Moving Expenses: One Incoming Associate’s Story

Your cruise director received an e-mail from a former incoming Heller associate who was expected to report to the New York office last Fall.  If you remember, the start dates were pushed back to January, promises of a stipend were made, yada yada yada.  Well here is a new twist on the old plot line “just when you thought it was safe to go back in the water.”

The incoming associate told me that he moved to New York a week before the announcement was made about the reconfigured start dates.  Since the move was arranged through Heller, the incoming associate thought that the bill for the movers had been paid.  Guess again.

He received a letter from the moving company stating that Heller had refused to pay the bill and the terms of the bill of lading used during the moved states that he would have to pay up in the event that Heller didn’t.

Now being asked to cough up close to $5,000, I’m sure the incoming associate wasn’t expecting that.  This is another example of not only the false promises offered by Heller but the utter lack of communication which has been the hallmark of Heller’s management style for quite some time.

As I’ve stated before, I hope that the incoming associates get in line with the rest of us and complete a Proof of Claim form for many of the items such as moving expenses, stipend, bar exam fees, etc. that Heller had promised it would provide.


11 Responses to “Moving Expenses: One Incoming Associate’s Story”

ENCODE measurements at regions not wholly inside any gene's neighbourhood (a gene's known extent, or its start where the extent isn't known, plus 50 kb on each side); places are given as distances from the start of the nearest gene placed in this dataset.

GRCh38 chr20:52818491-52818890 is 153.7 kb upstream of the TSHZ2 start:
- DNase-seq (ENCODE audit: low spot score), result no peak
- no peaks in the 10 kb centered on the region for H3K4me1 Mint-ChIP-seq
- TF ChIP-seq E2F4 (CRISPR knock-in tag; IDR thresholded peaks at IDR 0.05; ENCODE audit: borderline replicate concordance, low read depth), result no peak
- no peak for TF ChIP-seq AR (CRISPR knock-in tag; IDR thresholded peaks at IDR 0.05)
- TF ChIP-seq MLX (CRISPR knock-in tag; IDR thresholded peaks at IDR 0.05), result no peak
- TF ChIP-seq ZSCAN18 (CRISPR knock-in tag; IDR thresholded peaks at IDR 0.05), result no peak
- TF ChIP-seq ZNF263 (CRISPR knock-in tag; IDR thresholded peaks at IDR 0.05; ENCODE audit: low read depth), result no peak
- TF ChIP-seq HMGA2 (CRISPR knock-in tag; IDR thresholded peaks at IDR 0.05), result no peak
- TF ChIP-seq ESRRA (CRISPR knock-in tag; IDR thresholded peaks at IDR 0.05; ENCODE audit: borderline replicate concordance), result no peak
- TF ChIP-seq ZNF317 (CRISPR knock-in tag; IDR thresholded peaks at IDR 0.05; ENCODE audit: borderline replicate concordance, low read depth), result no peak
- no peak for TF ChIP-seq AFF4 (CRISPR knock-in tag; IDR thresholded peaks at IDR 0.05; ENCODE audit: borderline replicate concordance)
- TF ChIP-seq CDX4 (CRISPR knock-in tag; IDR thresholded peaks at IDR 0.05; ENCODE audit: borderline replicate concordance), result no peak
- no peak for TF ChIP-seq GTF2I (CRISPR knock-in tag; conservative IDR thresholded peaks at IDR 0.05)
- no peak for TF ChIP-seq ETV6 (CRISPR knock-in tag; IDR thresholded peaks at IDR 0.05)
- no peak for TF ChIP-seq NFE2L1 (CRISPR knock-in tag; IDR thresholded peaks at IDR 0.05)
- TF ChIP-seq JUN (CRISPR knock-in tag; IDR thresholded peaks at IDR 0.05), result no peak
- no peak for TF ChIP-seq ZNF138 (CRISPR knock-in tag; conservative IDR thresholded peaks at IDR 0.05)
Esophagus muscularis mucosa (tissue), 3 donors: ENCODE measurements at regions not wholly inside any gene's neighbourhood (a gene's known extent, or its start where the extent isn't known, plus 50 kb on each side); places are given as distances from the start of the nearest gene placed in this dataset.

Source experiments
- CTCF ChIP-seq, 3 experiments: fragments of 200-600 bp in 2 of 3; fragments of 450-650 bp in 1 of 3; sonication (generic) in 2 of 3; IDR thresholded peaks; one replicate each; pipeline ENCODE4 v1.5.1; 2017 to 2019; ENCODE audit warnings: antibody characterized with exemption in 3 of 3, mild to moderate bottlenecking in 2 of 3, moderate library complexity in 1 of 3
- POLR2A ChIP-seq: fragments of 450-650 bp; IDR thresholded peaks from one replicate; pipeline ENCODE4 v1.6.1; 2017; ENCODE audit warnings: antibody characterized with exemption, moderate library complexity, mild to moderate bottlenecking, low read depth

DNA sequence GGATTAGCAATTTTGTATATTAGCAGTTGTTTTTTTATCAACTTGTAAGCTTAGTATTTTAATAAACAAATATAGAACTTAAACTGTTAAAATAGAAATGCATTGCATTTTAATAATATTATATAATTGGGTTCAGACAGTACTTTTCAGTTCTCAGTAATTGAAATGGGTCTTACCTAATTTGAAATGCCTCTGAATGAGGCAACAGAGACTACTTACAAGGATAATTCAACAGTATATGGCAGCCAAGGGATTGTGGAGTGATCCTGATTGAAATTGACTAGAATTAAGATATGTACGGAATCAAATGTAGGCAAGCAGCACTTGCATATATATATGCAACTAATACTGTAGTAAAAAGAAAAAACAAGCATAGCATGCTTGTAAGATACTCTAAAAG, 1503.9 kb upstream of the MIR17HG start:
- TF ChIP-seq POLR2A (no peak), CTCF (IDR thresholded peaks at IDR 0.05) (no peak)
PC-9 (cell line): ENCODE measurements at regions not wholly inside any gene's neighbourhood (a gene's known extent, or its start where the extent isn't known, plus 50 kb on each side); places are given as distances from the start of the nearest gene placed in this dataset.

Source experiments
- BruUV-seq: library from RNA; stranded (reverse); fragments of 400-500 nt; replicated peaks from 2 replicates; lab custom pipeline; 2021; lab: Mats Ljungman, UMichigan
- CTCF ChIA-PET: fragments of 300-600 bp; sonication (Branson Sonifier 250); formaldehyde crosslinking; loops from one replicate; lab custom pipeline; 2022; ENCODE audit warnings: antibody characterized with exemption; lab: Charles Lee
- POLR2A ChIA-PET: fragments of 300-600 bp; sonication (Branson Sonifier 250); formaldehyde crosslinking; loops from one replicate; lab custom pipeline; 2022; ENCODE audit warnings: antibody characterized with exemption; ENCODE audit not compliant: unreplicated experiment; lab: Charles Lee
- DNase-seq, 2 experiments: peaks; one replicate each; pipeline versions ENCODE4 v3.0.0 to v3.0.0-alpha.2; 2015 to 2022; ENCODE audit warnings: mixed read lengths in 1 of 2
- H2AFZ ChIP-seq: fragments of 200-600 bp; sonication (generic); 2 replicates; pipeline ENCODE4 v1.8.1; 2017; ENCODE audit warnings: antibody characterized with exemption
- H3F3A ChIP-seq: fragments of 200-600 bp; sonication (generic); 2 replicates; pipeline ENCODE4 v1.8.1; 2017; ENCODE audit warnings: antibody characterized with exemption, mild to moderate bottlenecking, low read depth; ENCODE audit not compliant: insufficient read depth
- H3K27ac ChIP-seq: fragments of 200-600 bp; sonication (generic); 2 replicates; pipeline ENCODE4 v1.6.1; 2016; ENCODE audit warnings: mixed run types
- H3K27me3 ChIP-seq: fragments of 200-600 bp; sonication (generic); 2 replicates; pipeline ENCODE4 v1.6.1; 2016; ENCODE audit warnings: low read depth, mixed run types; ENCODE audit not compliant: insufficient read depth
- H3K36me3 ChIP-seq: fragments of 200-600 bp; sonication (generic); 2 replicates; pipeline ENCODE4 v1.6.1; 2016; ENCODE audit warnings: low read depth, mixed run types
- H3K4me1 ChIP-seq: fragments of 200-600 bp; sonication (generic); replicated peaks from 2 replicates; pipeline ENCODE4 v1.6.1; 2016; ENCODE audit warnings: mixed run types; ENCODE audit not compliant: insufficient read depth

1. 1 Former Associate 21 January 2009 at 12:29 pm

    Sorry to hear that. On an unrelated note (apologies for the threadjack)…

    In the Limited Opp./Non-Opp. of the Unsecured Creditors re certain of the leases (linked on the BK page of this site), there are a couple of juicy tidbits. First, in paragraph 11, the Committee states the following: “Though not disclosed at the preliminary cash collateral hearing, the Debtor’s
    obligations to Bank of America are guaranteed by the Debtor’s corporate general partners.” All along, I’ve been told by shareholders that there are no personal guarantees on any of the firm’s leases or loans. Maybe that’s a lie, or maybe “the Debtor’s corporate general partners” means something other than shareholders. I don’t know, but I’d love to find out more. If SHs diverted to BofA funds to which I was entitled (vacation and WARN) in order to avoid their own personal liability, that makes me a new kind of angry.
    Also, the committee does a nice job of piling on on BofA re the termination of the UCC recording. I really hope the bank gets its just deserts on that one (i.e., unsecured and in line just like the rest of us).
    Finally, a troubling passage: “the partnership has commenced its wind up and is no longer a going
    concern” (para. 6(a)). I would love an update on the status of collections, etc….
    Hope all is well.

  2. 2 Observer 21 January 2009 at 3:20 pm

    “no longer a going concern” only means that they are no longer doing legal work; doesn’t mean that collections aren’t still being made